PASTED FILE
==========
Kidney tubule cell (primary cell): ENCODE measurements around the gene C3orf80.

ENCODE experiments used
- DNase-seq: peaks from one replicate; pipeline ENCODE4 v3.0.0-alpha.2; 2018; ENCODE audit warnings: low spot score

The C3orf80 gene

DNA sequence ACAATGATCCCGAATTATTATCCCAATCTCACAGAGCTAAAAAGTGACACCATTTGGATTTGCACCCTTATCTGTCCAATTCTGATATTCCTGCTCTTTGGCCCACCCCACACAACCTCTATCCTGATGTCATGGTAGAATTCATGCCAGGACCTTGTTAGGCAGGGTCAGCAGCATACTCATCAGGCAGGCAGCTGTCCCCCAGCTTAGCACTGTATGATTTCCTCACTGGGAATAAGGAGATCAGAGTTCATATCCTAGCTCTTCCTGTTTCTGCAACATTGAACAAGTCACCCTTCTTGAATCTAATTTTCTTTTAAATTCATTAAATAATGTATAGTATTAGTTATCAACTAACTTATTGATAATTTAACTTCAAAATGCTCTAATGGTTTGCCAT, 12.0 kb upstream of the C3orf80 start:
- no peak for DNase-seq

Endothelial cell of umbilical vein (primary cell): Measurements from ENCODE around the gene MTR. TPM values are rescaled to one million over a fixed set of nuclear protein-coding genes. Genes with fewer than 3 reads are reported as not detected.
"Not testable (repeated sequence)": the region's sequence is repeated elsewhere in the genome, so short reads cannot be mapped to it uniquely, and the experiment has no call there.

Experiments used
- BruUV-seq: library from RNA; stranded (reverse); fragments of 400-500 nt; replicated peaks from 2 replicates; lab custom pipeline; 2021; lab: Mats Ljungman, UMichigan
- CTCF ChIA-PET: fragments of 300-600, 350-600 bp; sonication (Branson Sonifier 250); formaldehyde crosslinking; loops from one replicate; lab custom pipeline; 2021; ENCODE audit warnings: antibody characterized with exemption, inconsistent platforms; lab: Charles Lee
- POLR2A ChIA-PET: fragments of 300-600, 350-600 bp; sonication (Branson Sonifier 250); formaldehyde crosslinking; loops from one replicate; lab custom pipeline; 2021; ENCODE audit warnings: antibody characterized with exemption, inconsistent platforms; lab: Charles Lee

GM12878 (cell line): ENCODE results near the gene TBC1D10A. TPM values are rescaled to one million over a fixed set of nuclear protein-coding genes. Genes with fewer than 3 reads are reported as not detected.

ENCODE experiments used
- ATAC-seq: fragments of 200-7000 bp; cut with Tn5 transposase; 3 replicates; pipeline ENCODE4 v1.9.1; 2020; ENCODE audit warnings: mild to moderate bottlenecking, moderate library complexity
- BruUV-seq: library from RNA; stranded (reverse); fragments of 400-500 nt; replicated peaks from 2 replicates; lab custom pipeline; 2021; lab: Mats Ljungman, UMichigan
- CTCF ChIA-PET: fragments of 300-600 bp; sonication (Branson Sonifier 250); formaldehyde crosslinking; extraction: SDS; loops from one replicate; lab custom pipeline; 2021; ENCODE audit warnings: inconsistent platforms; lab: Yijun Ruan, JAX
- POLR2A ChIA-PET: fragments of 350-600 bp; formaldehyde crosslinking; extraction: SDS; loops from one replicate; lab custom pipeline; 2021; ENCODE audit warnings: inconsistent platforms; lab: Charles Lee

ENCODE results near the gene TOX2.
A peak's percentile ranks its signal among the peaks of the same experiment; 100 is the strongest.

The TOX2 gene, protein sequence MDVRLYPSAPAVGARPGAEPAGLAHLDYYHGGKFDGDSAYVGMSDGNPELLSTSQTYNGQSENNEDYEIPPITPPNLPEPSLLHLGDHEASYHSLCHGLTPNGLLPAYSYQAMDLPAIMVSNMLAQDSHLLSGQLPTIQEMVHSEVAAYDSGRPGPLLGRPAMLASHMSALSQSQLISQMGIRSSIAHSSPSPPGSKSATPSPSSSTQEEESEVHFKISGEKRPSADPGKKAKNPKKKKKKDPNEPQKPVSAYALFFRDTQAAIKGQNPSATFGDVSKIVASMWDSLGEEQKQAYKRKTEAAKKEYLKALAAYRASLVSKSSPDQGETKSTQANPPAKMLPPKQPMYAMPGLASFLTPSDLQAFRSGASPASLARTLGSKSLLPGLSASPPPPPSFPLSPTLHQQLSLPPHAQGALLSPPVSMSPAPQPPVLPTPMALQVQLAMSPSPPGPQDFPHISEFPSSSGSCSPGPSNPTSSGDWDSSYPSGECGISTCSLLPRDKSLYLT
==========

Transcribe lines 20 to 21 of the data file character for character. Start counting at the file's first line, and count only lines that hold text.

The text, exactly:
A peak's percentile ranks its signal among the peaks of the same experiment; 100 is the strongest.

The TOX2 gene, protein sequence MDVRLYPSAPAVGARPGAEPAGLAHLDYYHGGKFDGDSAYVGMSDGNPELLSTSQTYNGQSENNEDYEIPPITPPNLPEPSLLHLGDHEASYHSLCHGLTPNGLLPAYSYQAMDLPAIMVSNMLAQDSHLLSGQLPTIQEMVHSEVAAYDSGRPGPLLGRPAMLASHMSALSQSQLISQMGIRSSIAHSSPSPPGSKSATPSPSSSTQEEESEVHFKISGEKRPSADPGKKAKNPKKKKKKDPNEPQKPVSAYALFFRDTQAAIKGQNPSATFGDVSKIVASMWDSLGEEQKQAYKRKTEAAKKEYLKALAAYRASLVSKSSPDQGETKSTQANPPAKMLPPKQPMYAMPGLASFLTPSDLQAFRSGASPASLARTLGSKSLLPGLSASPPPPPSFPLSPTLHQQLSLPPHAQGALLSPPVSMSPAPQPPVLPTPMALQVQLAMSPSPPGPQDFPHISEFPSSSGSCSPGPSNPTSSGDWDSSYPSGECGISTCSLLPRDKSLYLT